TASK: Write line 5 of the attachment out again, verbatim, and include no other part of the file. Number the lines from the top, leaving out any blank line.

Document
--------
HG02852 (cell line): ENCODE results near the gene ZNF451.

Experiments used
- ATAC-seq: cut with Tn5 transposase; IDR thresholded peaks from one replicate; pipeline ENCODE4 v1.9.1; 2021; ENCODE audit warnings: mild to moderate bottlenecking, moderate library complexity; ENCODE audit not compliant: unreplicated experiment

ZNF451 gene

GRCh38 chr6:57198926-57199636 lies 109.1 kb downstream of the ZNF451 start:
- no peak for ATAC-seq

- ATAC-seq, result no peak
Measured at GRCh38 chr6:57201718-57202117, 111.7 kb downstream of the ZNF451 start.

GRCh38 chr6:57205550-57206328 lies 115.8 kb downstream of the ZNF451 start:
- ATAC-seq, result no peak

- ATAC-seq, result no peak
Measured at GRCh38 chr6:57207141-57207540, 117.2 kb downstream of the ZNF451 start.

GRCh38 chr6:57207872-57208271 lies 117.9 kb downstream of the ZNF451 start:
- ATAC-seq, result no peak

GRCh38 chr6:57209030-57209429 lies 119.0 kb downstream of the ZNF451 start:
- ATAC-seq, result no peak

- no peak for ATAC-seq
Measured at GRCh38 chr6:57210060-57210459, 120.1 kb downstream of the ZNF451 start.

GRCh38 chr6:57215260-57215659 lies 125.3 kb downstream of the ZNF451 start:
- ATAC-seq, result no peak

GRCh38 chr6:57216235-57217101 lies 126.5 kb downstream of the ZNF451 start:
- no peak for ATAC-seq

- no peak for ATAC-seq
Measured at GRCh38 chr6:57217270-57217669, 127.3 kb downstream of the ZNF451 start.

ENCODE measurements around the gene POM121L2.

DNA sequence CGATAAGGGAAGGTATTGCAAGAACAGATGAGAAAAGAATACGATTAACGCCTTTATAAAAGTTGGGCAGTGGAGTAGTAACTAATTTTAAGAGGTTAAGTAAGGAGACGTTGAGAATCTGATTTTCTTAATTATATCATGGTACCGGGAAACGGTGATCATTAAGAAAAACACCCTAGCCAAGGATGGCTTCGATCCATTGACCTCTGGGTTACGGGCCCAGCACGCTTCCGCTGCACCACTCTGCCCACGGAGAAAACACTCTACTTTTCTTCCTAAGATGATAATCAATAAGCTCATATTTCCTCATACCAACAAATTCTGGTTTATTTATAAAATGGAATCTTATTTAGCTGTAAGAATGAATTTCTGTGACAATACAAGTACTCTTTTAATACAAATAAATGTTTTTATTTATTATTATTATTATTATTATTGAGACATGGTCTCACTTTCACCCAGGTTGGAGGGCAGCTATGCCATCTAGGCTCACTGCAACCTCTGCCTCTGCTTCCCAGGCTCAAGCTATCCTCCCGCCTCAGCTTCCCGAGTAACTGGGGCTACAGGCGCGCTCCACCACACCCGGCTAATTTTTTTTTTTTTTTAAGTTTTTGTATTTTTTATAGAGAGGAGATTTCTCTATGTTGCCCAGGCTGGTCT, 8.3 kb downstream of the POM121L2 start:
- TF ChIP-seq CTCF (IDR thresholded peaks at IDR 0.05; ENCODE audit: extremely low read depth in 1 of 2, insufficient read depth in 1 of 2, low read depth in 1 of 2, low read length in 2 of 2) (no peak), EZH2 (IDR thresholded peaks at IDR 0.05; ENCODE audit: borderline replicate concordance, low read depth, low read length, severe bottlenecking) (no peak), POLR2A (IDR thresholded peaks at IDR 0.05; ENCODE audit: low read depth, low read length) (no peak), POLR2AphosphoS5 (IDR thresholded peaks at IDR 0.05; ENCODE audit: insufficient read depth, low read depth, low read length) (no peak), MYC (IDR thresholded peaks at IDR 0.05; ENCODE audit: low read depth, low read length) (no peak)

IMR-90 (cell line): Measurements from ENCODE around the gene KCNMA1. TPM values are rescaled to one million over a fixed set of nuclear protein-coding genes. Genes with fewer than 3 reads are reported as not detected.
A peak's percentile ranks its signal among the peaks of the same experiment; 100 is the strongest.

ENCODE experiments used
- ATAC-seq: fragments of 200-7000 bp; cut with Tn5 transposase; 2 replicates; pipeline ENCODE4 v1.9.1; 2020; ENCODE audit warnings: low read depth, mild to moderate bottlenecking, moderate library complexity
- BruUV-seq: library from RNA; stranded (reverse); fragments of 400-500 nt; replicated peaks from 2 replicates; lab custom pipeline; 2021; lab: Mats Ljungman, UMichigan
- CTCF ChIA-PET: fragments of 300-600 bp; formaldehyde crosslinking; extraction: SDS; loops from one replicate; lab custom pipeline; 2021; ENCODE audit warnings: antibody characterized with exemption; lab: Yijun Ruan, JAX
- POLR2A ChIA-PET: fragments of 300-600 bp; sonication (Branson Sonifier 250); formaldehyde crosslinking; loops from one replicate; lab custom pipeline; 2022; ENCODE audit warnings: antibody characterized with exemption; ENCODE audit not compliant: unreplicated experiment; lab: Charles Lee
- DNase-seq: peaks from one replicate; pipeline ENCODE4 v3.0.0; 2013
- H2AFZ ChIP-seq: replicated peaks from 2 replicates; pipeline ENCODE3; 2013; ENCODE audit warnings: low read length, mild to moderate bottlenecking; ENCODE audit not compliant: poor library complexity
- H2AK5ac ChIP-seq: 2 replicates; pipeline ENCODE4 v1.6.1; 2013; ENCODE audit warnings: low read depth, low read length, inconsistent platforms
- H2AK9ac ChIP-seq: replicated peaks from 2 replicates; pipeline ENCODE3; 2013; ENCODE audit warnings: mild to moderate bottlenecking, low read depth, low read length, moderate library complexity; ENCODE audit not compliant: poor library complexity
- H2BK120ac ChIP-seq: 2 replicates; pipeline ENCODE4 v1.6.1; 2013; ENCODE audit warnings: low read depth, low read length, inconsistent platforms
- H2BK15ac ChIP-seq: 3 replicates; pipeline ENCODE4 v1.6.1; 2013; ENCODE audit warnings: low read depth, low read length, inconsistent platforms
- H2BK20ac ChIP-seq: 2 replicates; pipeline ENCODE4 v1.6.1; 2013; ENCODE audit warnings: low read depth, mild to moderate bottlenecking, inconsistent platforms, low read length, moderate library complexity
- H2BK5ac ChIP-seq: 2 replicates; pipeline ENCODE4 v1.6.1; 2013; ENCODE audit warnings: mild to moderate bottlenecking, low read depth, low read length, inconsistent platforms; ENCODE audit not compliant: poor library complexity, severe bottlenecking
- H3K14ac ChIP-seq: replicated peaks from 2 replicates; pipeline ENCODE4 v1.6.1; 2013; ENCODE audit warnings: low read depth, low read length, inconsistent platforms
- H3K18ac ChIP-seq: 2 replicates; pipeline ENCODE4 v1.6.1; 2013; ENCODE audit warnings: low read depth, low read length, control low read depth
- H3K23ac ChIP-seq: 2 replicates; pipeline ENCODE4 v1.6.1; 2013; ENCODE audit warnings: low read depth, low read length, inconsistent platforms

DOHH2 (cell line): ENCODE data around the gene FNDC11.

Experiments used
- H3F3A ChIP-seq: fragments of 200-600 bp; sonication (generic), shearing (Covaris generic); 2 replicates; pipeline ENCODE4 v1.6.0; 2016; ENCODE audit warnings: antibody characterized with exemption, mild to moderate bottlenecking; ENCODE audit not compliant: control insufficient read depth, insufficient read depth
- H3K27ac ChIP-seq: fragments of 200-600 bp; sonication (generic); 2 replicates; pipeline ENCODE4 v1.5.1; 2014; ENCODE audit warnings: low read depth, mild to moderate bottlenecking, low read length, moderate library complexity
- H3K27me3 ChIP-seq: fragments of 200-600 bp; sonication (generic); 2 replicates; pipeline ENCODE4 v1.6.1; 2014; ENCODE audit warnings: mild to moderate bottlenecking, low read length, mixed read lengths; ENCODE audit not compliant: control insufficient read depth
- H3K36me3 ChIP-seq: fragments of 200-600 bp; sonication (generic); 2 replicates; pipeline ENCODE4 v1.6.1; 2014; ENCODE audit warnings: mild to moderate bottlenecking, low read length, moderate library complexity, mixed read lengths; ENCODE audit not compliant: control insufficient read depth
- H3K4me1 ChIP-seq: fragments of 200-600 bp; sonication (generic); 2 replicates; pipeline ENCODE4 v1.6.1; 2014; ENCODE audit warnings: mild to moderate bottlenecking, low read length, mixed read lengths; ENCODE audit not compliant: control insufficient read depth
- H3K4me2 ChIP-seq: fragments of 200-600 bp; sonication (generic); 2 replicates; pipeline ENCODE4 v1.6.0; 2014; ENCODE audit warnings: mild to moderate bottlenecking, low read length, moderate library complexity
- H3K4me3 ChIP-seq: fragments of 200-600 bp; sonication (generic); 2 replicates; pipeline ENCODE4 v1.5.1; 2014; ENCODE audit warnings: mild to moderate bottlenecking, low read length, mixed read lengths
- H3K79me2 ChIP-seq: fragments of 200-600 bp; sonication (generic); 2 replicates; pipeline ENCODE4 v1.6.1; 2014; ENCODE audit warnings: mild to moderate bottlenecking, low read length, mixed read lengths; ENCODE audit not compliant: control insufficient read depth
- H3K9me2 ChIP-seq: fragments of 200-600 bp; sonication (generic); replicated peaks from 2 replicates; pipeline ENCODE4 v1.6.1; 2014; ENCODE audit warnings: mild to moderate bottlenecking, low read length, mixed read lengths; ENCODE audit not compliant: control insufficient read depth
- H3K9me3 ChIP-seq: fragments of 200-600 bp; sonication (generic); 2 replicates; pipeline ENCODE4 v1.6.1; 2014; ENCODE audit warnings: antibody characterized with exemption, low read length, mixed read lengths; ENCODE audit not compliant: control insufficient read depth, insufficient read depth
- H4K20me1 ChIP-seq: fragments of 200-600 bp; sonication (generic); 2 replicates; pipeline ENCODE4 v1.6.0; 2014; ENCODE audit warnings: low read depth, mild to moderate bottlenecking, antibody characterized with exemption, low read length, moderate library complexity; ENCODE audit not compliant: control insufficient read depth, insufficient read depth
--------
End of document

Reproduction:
GRCh38 chr6:57198926-57199636 lies 109.1 kb downstream of the ZNF451 start: